Happy Tuesday (it technically just became Tuesday) Darlings! In an attempt to get this journal up BEFORE I have to complete the one for this week on Wednesday, I am just choosing the no-sleep route. Luckily for Starbucks and unluckily for my bank account, that just means extra caffeine tomorrow…er…today.
Last week in class we continued our discussion over what makes a Professional and Ethical Educator and shared with our groups our own visual of what that looks like in relation to a specific topic (I chose hidden diversities such as sexual preference and religion) and then revamped our group’s visual. The discussion question I chose to answer this week was: Were there any “ah-ha” for you in our Professional and Ethical Educator Visual Definition Process? Reflect on your own evolving view of what it means to be a Professional and Ethical Educator. Aaaannnddd go.
There were definitely some moments of “YES!” during the Professional and Ethical Educator Visual Definition discussion today, (also, that is a mouthful, so I will be shortening it to PEEVD from here on out) mainly from exposure to the ideas and conversations held in my group and presented by the other groups. What I loved most was just seeing the creative process of others and hearing their outlooks on some big-ticket topics. It is fascinating to observe when a group of individuals who have different personalities, backgrounds, and areas of focus come together to collaborate and discuss and create a visual in which we are all represented. This is something that I hope I can achieve and/or help facilitate in my own classroom someday–group-work that is not looked upon with dread and in which everyone is represented, engaged, and treated respectfully. A lady can dream, right?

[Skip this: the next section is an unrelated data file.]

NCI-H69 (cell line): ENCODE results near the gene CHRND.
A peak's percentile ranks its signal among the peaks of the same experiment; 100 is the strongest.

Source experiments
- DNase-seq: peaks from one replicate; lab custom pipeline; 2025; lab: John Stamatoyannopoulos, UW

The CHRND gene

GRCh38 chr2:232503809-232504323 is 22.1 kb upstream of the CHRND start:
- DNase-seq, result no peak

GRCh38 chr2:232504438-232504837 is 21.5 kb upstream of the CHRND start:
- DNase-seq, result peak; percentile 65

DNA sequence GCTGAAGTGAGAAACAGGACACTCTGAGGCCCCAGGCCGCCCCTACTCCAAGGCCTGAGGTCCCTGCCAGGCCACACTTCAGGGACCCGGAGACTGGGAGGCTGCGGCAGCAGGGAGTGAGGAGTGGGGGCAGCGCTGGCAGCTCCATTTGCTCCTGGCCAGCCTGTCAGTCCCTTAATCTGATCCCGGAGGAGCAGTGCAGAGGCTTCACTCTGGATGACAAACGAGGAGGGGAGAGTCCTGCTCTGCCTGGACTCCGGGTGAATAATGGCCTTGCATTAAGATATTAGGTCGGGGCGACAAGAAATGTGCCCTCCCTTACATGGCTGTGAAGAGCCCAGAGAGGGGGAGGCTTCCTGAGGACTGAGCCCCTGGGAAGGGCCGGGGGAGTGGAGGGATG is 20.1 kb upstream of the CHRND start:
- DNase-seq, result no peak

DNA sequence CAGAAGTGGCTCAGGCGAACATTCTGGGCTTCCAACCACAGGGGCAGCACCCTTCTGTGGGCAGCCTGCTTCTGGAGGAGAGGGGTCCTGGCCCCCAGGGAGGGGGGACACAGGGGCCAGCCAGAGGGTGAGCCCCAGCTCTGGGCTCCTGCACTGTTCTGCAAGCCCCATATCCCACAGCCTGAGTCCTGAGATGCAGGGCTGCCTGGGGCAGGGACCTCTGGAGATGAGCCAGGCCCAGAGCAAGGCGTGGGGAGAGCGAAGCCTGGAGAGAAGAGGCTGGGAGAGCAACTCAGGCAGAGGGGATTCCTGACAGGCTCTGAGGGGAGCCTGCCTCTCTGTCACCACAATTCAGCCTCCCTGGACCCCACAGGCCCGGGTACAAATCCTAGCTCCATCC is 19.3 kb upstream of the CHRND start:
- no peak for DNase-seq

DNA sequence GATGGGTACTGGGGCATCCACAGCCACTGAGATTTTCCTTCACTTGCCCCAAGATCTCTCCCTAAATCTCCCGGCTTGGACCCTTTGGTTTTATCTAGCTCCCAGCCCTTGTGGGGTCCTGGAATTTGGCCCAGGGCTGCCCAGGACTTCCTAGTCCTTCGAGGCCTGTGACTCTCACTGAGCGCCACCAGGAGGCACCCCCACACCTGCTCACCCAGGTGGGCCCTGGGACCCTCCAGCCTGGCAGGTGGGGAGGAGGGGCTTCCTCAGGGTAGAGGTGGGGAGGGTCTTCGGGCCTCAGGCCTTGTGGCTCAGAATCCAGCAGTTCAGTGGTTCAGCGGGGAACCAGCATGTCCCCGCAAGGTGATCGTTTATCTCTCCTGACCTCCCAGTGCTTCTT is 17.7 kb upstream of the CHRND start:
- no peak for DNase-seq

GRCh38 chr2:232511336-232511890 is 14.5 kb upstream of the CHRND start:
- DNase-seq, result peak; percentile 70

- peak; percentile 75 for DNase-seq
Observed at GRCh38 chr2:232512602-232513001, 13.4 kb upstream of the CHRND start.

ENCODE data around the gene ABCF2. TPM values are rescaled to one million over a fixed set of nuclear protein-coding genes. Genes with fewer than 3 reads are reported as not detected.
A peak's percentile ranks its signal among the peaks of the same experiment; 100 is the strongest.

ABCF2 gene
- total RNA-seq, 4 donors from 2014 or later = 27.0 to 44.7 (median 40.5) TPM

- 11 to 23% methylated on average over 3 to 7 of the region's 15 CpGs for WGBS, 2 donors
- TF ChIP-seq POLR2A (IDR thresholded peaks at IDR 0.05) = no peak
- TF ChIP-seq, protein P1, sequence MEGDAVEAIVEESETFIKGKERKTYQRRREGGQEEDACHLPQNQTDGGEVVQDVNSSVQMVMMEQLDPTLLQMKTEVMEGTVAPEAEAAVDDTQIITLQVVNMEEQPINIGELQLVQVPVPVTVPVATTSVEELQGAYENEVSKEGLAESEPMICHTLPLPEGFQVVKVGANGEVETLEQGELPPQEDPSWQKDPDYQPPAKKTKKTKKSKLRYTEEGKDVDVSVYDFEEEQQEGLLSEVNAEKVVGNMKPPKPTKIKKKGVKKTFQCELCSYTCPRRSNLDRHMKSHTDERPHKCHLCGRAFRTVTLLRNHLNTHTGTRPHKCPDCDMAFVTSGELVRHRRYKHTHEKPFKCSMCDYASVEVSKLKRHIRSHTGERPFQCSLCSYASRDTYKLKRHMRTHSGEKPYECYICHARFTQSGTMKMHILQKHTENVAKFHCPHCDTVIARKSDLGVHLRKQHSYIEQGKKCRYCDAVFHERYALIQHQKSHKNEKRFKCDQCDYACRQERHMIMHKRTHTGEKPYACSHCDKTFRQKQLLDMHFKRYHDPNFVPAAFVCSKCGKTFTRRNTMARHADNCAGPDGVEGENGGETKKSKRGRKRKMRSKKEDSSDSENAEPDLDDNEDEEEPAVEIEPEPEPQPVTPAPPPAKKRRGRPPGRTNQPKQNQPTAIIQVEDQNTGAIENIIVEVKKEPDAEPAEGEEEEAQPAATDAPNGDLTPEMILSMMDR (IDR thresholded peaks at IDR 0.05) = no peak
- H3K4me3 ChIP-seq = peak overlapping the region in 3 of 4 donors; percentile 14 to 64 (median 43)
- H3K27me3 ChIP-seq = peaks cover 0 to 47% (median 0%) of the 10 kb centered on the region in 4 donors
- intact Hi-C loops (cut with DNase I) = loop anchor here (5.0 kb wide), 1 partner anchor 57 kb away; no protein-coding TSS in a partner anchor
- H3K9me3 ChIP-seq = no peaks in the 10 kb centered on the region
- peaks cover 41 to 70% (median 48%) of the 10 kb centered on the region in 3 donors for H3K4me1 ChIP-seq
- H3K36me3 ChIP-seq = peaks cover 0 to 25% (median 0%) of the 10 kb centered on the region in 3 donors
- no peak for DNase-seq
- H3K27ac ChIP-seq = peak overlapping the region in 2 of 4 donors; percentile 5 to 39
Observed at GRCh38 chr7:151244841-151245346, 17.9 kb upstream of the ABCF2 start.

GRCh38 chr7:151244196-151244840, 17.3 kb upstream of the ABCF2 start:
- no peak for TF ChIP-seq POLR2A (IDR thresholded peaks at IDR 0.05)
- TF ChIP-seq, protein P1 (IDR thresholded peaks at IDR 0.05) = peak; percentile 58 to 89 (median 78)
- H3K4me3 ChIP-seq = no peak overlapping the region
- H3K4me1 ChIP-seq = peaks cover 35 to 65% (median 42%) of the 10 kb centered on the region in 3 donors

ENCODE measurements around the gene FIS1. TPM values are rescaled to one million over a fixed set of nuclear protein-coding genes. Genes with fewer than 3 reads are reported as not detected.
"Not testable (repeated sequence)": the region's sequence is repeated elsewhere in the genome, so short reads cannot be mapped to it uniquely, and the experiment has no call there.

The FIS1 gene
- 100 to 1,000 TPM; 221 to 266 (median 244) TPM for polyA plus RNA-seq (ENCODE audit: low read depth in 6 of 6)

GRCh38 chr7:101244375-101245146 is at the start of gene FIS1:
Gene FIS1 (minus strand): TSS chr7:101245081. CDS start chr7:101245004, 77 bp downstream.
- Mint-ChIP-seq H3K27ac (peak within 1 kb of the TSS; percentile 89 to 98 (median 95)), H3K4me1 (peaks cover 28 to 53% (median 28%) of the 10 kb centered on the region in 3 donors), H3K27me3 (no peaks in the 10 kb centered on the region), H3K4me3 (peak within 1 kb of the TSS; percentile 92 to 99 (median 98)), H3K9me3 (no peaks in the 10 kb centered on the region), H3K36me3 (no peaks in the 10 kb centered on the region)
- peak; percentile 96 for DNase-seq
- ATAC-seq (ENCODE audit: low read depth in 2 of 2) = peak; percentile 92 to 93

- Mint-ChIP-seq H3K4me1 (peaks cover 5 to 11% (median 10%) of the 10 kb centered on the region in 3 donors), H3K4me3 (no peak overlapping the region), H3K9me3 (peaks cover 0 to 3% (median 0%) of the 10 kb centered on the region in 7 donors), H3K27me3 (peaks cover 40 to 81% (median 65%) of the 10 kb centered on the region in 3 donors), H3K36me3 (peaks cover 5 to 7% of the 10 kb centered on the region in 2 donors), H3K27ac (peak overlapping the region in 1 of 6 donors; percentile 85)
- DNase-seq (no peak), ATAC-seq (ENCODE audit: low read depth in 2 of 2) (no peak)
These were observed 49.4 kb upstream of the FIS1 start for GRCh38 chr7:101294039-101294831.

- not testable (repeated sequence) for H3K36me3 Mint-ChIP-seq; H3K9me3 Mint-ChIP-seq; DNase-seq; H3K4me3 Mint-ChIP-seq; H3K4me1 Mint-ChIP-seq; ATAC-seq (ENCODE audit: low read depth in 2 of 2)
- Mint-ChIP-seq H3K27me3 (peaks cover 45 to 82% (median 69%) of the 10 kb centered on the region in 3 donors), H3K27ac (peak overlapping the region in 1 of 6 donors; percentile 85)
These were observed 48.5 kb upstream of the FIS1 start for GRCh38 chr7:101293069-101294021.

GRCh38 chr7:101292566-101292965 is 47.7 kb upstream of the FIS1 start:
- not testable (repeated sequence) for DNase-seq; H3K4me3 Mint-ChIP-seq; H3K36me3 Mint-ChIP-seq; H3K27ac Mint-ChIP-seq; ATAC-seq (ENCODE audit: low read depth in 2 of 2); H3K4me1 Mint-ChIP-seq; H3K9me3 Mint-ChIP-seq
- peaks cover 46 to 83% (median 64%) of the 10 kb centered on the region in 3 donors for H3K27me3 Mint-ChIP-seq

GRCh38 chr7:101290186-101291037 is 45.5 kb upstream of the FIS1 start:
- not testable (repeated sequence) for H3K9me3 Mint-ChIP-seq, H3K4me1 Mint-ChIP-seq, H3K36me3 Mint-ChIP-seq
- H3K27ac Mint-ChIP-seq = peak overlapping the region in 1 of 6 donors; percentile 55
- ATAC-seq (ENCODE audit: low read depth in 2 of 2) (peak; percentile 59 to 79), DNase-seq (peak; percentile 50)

I think going into this assignment (the PEEVD) it was still feeling slightly vague, like I am supposed to make a visual about what? What does that even mean? What is a Professional and Ethical Educator?? At this point, to me it means having responsibility over my own words and actions and what they could mean to my colleagues and students. It means being respectful, and being aware of differences and diversity and maintaining an open mind. Along with this, it means to continue to be willing to learn. To ask questions. To do research and to be prepared for the difficult discussions as much as possible. Ultimately, it also means holding space–for my students, my colleagues, and myself–a space in which we can share opening, be vulnerable, and grow. I’m sure as we continue forward much more will be added and changed to this as I learn and explore…and potentially it will all become more eloquent and not as rambling. No promises, though.